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Sea breeze facts for kids

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(Redirected from Onshore wind)
Sea-breeze in Hobart
Sea breeze moving across the water (towards the viewer) in Hobart, Tasmania, Australia
Lake - Sea breeze and atmospheric depth

A sea breeze or onshore breeze is any wind that blows from a large body of water toward or onto a landmass; it develops due to differences in air pressure created by the differing heat capacities of water and dry land. As such, sea breezes are more localised than prevailing winds. Because land absorbs solar radiation far more quickly than water, a sea breeze is a common occurrence along coasts after sunrise. By contrast, a land breeze or offshore breeze is the reverse effect: dry land also cools more quickly than water and, after sunset, a sea breeze dissipates and the wind instead flows from the land towards the sea. Sea breezes and land breezes are both important factors in coastal regions' prevailing winds. The term offshore wind may refer to any wind over open water.

Wind farms are often situated near a coast to take advantage of the normal daily fluctuations of wind speed resulting from sea or land breezes. While many onshore wind farms and offshore wind farms do not rely on these winds, a nearshore wind farm is a type of offshore wind farm located on shallow coastal waters to take advantage of both sea and land breezes. (For practical reasons, other offshore wind farms are situated further out to sea and rely on prevailing winds rather than sea breezes.)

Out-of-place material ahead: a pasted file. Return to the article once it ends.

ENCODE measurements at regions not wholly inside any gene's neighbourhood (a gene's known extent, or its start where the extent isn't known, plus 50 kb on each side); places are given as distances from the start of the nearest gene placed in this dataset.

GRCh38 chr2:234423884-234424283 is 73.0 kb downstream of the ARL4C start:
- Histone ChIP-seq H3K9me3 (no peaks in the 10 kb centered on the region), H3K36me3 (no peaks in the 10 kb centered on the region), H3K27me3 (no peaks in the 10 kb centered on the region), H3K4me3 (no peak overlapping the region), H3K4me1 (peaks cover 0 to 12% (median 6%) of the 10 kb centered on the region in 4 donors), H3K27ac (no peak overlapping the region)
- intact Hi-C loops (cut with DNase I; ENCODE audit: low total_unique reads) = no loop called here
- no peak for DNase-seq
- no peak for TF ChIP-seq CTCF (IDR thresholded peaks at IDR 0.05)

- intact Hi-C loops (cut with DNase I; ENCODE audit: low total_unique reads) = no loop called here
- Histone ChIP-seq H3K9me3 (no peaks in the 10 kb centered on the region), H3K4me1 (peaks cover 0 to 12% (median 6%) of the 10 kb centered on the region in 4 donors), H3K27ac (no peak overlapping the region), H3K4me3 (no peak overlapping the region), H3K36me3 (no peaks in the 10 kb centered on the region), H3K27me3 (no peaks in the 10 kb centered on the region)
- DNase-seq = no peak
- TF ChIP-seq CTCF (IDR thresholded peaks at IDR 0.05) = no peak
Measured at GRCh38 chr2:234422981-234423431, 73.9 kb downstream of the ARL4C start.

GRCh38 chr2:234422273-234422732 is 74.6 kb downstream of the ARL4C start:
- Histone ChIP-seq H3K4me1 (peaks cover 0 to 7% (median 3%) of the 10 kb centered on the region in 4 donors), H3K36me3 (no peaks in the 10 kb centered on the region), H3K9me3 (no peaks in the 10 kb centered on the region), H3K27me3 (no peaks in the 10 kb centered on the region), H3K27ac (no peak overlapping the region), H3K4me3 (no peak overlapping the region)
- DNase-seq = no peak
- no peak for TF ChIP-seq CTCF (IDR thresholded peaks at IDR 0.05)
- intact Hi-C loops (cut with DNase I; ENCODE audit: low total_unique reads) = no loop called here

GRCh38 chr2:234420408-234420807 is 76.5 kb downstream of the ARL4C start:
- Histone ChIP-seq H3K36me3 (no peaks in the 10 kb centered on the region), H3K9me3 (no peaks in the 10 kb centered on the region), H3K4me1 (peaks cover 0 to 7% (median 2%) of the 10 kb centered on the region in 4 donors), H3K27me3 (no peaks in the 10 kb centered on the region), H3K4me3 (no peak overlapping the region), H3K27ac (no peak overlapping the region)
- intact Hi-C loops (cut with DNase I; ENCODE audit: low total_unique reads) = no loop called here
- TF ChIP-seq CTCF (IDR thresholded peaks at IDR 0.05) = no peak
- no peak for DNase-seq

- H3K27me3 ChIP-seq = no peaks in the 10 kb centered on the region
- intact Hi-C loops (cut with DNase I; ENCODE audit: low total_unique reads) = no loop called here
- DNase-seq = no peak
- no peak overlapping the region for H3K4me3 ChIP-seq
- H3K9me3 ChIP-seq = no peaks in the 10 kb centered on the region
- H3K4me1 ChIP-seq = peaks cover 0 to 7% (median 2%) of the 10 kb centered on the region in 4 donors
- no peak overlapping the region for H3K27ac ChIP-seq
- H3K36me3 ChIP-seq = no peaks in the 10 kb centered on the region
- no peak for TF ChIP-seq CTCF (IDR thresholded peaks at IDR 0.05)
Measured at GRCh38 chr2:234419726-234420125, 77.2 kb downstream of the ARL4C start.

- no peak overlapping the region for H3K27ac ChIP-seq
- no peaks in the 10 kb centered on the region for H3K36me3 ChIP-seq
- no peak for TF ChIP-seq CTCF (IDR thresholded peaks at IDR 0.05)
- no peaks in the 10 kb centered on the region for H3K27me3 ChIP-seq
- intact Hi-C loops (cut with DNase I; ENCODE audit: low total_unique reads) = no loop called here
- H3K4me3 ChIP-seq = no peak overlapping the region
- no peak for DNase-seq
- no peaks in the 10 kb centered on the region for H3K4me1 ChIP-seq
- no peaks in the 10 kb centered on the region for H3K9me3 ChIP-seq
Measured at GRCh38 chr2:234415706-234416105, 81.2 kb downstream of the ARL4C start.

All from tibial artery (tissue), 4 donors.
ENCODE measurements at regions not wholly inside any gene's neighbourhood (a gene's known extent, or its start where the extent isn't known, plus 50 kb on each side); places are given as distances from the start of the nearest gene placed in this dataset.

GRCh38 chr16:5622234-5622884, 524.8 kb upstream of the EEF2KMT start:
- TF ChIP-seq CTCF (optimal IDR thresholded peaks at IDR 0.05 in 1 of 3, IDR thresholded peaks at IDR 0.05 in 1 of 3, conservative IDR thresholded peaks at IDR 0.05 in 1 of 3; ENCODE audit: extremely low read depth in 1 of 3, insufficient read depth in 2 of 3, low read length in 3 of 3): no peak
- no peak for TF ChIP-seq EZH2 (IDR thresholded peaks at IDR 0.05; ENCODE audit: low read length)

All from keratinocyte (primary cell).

The sea has a greater heat capacity than land, so the surface of the sea warms up more slowly than the land's. As the temperature of the surface of the land rises, the land heats the air above it by convection. The warming air expands and becomes less dense, decreasing the pressure over the land near the coast. The air above the sea has a relatively higher pressure, causing air near the coast to flow towards the lower pressure over land. The strength of the sea breeze is directly proportional to the temperature difference between the land and the sea. If a strong offshore wind is present (that is, a wind greater than 8 knots (15 km/h)) and opposing the direction of a possible sea breeze, the sea breeze is not likely to develop.


Schematic cross section through a sea-breeze front. If the air inland is moist, cumulus often marks the front.

A sea-breeze front is a weather front created by a sea breeze, also known as a convergence zone. The cold air from the sea meets the warmer air from the land and creates a boundary like a shallow cold front. When powerful this front creates cumulus clouds, and if the air is humid and unstable, the front can sometimes trigger thunderstorms. If the flow aloft is aligned with the direction of the sea breeze, places experiencing the sea breeze frontal passage will have benign, or fair, weather for the remainder of the day. At the front warm air continues to flow upward and cold air continually moves in to replace it and so the front moves progressively inland. Its speed depends on whether it is assisted or hampered by the prevailing wind, and the strength of the thermal contrast between land and sea. At night, the sea breeze usually changes to a land breeze, due to a reversal of the same mechanisms.

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